OPINION

Engineers Week Op-Ed: Engineers unleash the potential of our future

By Richard Wlezien, Ph.D.
Dean of the College of Engineering and Computing at Missouri University of Science and Technology

NASA has discovered water on the moon, a major step toward long-term exploration and colonization. The discovery was enabled by an engineering marvel – a highly modified 747 aircraft called SOFIA – that carries an infrared telescope that can see details on the moon yet cannot see through a solid window. The aircraft is fitted with a giant “garage door” that opens in flight for a clear view of objects in space. To fulfill its mission, the telescope must fly in a precisely straight line, so a massive hydraulic mount isolates the telescope from the motion of the aircraft.

Based on the discoveries made using SOFIA, efforts have begun to build a factory in space using materials mined from the moon. As we continue to explore space and harness the resources of the final frontier, engineers will lead the way.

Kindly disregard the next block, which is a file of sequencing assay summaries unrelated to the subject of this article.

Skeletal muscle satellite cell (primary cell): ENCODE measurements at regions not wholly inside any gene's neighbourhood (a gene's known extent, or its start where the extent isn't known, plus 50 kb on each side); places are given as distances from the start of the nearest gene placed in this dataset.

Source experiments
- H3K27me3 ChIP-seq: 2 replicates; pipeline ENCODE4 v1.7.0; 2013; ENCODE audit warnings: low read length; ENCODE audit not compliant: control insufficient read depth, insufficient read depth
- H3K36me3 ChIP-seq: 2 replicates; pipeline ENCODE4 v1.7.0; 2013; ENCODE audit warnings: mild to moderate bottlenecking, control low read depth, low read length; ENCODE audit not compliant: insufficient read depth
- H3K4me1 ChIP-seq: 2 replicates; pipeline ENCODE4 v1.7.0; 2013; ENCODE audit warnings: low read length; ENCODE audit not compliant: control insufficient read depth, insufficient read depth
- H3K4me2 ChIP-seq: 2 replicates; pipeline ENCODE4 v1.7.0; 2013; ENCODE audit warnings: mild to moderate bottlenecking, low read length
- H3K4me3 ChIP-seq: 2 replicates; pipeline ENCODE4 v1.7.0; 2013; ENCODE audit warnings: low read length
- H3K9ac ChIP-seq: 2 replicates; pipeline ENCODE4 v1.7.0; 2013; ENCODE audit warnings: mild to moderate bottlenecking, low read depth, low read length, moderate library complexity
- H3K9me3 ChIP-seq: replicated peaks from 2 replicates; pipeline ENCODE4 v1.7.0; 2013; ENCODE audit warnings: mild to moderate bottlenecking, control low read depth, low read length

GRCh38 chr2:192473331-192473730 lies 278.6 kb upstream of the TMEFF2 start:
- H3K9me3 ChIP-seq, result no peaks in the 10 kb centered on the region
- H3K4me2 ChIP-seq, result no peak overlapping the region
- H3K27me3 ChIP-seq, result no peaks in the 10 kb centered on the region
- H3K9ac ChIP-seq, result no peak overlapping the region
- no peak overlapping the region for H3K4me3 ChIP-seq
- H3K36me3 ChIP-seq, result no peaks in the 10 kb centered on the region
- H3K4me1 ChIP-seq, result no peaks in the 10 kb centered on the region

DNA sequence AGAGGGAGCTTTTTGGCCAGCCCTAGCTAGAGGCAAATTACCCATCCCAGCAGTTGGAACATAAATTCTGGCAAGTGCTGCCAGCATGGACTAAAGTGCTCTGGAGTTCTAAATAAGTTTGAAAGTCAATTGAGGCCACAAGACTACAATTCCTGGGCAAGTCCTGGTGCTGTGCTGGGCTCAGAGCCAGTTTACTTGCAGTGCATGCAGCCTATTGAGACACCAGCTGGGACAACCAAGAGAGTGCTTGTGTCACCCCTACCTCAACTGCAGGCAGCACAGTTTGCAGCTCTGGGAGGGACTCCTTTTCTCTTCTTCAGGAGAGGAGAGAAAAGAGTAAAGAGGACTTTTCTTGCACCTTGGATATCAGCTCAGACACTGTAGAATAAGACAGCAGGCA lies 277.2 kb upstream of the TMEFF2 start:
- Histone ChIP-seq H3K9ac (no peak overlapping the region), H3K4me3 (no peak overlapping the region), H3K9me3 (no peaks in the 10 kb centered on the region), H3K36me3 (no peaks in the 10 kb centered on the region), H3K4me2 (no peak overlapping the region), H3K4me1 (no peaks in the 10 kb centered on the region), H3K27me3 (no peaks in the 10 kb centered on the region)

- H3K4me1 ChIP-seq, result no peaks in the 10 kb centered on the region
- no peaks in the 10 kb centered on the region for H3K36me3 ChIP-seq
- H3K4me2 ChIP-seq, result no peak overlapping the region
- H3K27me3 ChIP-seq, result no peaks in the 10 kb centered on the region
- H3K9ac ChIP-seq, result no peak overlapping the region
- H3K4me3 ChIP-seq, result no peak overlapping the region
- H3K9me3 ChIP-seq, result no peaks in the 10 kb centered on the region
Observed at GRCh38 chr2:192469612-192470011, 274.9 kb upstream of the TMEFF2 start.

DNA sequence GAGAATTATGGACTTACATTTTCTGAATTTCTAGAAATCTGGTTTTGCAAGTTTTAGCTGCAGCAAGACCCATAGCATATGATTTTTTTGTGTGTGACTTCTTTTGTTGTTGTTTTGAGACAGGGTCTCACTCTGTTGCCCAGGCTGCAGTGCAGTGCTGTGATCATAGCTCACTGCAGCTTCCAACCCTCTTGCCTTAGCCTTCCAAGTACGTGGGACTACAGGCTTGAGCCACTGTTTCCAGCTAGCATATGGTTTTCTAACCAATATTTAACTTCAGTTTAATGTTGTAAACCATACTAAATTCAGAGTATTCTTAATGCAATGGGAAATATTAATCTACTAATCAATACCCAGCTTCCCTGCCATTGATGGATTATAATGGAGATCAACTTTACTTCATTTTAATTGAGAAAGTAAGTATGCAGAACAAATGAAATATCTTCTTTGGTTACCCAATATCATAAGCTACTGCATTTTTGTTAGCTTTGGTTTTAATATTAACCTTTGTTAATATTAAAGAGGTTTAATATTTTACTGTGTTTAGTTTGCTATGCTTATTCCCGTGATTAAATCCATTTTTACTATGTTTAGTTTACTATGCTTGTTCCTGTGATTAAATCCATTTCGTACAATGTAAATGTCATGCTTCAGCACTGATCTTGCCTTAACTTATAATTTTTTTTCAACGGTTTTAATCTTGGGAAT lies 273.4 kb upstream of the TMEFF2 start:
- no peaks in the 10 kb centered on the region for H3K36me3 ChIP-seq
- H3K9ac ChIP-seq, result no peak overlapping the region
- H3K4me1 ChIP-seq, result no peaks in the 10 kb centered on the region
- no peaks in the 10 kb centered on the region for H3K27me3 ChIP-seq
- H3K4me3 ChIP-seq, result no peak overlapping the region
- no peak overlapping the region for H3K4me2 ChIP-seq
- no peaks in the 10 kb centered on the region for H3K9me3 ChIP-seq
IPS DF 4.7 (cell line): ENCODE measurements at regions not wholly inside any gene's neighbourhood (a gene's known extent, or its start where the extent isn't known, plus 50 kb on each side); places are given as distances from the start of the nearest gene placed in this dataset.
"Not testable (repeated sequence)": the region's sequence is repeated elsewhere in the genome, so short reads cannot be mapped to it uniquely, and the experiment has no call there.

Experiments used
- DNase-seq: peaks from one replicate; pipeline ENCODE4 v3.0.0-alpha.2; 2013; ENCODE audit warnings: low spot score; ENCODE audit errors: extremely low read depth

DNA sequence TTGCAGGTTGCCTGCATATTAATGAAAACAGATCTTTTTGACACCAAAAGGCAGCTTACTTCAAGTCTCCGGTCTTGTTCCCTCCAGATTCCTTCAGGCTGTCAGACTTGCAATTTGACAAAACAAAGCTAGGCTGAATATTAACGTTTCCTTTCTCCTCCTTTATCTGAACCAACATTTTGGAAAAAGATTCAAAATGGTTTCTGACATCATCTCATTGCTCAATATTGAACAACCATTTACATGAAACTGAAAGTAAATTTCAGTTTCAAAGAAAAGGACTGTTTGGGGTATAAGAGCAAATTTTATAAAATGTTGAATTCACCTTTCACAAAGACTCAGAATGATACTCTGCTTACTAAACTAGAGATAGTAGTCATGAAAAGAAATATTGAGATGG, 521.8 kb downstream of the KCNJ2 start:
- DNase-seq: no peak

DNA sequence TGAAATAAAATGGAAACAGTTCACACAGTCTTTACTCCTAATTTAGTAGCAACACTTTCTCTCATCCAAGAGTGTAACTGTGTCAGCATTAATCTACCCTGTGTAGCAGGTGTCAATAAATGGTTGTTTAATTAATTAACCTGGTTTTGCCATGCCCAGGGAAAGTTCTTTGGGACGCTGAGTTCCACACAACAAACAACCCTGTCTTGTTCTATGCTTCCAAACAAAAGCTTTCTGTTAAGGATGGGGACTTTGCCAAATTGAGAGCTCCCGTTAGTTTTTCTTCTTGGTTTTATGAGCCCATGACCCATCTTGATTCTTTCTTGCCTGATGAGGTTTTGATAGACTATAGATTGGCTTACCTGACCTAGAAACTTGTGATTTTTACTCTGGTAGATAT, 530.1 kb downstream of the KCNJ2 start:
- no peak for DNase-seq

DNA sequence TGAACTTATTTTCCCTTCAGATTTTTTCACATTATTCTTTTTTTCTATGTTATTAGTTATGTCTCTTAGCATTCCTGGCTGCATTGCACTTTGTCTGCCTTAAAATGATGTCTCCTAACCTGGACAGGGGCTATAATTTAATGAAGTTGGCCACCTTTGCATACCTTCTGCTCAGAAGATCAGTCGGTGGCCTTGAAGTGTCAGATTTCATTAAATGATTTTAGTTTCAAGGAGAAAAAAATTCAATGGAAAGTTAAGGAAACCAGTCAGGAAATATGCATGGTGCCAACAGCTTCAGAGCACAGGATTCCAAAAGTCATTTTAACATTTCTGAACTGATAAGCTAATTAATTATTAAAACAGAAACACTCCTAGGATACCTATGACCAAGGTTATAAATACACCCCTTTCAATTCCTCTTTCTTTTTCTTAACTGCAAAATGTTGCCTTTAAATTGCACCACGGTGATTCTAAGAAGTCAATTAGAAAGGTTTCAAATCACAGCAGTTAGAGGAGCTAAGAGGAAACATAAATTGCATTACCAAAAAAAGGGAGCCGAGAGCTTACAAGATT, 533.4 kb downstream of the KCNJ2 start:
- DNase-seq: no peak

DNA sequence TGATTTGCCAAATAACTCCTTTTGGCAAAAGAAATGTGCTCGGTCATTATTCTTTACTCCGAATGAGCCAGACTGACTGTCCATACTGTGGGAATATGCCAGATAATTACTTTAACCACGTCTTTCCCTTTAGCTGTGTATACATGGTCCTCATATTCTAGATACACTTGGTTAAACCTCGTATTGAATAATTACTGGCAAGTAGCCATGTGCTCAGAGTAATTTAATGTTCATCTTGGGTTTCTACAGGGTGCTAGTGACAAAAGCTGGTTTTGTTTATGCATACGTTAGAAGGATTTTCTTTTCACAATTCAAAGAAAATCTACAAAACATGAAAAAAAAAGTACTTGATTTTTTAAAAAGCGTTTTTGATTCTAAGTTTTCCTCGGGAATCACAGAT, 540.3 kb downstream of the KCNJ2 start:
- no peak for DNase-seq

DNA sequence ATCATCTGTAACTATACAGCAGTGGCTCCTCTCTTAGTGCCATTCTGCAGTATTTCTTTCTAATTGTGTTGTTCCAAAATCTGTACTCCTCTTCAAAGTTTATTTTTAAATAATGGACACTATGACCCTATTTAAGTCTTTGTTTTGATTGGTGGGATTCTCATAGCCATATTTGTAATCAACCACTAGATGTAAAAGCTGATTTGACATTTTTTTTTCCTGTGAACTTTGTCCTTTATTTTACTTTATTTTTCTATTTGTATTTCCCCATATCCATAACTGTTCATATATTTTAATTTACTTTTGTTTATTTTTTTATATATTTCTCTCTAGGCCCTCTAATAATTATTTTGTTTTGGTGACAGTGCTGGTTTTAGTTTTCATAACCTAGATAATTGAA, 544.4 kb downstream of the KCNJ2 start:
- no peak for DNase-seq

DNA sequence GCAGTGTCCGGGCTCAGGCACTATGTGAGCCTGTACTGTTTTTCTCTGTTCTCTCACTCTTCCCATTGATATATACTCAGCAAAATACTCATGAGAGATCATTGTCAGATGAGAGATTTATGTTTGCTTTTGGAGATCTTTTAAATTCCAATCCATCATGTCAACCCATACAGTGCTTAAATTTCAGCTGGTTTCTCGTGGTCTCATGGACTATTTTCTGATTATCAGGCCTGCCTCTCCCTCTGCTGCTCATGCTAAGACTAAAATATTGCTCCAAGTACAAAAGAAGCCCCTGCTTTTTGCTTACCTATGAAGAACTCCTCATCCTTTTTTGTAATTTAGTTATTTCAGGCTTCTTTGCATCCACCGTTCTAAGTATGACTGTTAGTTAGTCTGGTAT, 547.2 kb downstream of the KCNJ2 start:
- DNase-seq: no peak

Feb. 21-27 is Engineers Week, and the theme is “Inspiring Wonder.” While engineers certainly inspire wonder in the vast expanse of space, they also bring wonder to our daily lives. Nearly every aspect of how we live on Earth is touched by engineering, from the water we drink to the way we grow and harvest food to the transportation systems that move us on highways, rail, oceans and air. Our health, well-being, education and communication are all enhanced by the efforts of engineers.

For the past 150 years, Missouri University of Science and Technology in Rolla, Missouri, has produced some of the world’s finest engineers, and our efforts on earth are a prelude to a future of space mining and manufacturing. The fields in which we’ve excelled for years are focused now on new vistas. As we celebrate Engineers Week and Missouri S&T’s 150th anniversary in 2021, we commit ourselves to continuing a long tradition of resource exploration, sustainable ecosystems, improvement of lives around the globe, and unleashing our imagination to fulfill the potential of our world – and worlds beyond.

Richard Wlezien is dean of the College of Engineering and Computing at Missouri University of Science and Technology in Rolla, Missouri.